Former Chadian President Hissene Habre, who died this week while serving a life sentence for war crimes, was buried on Thursday in Senegal following a low-key ceremony in the parking lot of a half-finished mosque filled with construction equipment.
Habre ruled Chad from 1982 to 1990, during which his political police tortured, killed and raped tens of thousands of suspected enemies, often on Habre’s orders.
The former strongman initially received backing from France and the United States but that stopped as support at home drained away. He was ousted in a coup and fled to Senegal, rich with money from his central African homeland. He bought a large house in a wealthy neighbourhood of the capital Dakar.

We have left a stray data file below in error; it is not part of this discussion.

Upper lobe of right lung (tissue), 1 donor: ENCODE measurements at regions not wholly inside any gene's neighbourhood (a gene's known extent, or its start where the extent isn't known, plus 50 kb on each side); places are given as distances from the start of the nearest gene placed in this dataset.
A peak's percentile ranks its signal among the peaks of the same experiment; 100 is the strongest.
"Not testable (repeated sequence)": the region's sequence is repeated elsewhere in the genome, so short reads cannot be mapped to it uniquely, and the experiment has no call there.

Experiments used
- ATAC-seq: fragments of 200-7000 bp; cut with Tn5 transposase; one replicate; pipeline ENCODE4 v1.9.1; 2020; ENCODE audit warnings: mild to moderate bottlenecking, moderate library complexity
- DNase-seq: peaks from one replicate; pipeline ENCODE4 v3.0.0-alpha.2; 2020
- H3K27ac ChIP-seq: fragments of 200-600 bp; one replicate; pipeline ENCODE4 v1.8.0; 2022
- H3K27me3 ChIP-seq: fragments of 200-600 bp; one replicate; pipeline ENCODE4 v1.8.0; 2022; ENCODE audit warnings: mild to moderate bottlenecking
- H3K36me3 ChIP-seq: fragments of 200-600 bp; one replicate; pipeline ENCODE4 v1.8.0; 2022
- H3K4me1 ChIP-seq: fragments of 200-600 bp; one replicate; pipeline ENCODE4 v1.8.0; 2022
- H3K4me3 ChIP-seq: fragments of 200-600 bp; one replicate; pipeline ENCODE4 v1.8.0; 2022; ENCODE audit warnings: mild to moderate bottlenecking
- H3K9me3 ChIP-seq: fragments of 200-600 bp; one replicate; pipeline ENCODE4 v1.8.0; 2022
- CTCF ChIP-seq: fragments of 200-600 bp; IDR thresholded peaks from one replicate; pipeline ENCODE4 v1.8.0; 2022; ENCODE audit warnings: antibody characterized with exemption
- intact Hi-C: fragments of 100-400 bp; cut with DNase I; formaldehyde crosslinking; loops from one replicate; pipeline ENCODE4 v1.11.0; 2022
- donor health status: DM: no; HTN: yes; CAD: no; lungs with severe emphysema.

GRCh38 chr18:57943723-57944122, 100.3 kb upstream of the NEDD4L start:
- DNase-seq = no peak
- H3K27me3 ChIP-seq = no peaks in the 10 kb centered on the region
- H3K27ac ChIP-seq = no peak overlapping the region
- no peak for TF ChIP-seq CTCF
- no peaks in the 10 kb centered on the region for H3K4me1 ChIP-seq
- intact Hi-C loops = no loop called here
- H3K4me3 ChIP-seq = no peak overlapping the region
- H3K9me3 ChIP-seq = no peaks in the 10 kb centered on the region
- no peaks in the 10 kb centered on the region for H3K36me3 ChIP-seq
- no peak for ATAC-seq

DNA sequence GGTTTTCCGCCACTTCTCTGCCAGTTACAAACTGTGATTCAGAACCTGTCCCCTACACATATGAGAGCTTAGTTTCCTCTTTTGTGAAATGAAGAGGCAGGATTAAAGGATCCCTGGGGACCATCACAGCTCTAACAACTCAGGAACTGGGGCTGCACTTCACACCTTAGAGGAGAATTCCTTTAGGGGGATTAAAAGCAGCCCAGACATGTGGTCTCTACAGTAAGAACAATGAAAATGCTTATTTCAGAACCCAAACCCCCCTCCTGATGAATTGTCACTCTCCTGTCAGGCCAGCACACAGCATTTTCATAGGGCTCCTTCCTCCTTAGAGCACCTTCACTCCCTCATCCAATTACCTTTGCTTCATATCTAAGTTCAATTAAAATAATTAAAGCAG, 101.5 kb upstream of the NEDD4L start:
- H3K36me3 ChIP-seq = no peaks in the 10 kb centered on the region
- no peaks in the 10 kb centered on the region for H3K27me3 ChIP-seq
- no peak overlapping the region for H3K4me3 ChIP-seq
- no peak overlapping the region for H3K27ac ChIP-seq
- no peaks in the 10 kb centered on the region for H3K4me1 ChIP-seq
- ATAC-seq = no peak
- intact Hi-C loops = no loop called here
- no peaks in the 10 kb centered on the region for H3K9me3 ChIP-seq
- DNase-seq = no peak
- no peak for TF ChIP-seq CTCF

Former Chad President Hissene Habre makes declarations to media as he leaves a court in Dakar, Senegal November 25, 2005. REUTERS/Aliou Mbaye
Habre was arrested in 2013 after a long campaign by victims and rights groups and was sentenced to life in prison in 2016.
He died on Tuesday at age 79 after contracting COVID-19. About 200 people attended the funeral, many of them sporting the traditional robes and headscarves of Chad.
The coffin, draped in a black and gold sheet, was rolled from the back of an ambulance before an imam prayed. There was little sign of emotion as street kids looked on, surrounded by copper construction rods and cinder blocks.
Fifteen minutes later the coffin was put back in the ambulance and driven away for a private burial.